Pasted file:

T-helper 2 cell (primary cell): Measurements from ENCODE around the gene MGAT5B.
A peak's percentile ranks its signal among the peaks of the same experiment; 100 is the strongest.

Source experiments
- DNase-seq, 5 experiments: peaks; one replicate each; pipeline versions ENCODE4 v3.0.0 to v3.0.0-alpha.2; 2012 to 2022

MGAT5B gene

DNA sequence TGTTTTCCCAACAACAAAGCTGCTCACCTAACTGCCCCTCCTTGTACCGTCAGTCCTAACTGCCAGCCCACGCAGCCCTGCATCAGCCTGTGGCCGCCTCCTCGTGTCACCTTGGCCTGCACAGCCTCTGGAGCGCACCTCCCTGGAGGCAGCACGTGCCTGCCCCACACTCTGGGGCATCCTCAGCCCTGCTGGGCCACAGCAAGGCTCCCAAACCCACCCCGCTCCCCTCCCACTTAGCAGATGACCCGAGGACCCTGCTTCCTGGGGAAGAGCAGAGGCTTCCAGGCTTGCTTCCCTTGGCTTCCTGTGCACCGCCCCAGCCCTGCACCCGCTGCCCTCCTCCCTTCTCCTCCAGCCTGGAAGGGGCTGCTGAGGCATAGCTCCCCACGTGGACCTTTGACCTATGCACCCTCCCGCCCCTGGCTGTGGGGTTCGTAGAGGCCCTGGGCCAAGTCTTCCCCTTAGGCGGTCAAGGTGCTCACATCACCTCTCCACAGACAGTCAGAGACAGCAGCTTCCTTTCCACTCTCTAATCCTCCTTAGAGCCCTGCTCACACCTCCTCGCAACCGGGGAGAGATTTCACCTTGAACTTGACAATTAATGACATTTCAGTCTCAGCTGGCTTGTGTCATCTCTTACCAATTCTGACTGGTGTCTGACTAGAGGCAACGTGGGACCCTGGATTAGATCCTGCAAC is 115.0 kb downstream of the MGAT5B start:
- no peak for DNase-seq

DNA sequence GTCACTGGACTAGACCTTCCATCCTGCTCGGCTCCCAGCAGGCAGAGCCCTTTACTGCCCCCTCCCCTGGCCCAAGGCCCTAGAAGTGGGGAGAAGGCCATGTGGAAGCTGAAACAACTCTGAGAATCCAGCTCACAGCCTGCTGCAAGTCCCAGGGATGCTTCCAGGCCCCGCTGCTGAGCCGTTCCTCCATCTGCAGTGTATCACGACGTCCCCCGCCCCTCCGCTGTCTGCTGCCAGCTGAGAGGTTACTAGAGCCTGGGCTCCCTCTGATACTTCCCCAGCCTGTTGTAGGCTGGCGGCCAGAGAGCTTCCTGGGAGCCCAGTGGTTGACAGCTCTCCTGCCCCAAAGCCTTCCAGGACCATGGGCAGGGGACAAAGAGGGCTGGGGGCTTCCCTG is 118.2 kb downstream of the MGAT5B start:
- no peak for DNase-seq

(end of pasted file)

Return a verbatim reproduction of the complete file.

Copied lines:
T-helper 2 cell (primary cell): Measurements from ENCODE around the gene MGAT5B.
A peak's percentile ranks its signal among the peaks of the same experiment; 100 is the strongest.

Source experiments
- DNase-seq, 5 experiments: peaks; one replicate each; pipeline versions ENCODE4 v3.0.0 to v3.0.0-alpha.2; 2012 to 2022

MGAT5B gene

DNA sequence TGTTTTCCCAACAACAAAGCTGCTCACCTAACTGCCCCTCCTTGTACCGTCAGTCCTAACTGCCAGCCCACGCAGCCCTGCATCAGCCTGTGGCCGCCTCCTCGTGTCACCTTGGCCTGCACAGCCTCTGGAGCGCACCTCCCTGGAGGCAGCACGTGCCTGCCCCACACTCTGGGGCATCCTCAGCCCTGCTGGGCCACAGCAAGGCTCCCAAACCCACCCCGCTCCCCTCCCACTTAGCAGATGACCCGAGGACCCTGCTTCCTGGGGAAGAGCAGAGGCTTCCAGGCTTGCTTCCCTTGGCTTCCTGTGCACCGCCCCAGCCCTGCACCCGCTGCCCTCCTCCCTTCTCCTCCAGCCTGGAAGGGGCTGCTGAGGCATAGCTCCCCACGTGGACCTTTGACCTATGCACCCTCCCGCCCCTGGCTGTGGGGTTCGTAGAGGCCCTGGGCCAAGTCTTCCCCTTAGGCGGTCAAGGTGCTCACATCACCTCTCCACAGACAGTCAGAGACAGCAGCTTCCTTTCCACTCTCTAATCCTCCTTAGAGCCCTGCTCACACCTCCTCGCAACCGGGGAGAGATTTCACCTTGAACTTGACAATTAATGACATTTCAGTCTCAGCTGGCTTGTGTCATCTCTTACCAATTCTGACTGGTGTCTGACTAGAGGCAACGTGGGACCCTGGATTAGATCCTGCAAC is 115.0 kb downstream of the MGAT5B start:
- no peak for DNase-seq

DNA sequence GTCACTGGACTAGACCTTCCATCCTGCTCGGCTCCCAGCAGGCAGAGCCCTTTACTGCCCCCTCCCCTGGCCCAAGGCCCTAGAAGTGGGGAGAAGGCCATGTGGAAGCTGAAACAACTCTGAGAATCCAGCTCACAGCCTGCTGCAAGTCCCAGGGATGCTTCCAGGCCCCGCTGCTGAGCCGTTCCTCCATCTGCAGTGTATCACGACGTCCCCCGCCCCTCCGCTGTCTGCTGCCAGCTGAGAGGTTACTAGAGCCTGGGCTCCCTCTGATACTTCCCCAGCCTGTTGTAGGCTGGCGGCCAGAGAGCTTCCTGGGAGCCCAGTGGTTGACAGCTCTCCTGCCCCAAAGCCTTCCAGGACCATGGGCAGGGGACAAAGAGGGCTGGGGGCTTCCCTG is 118.2 kb downstream of the MGAT5B start:
- no peak for DNase-seq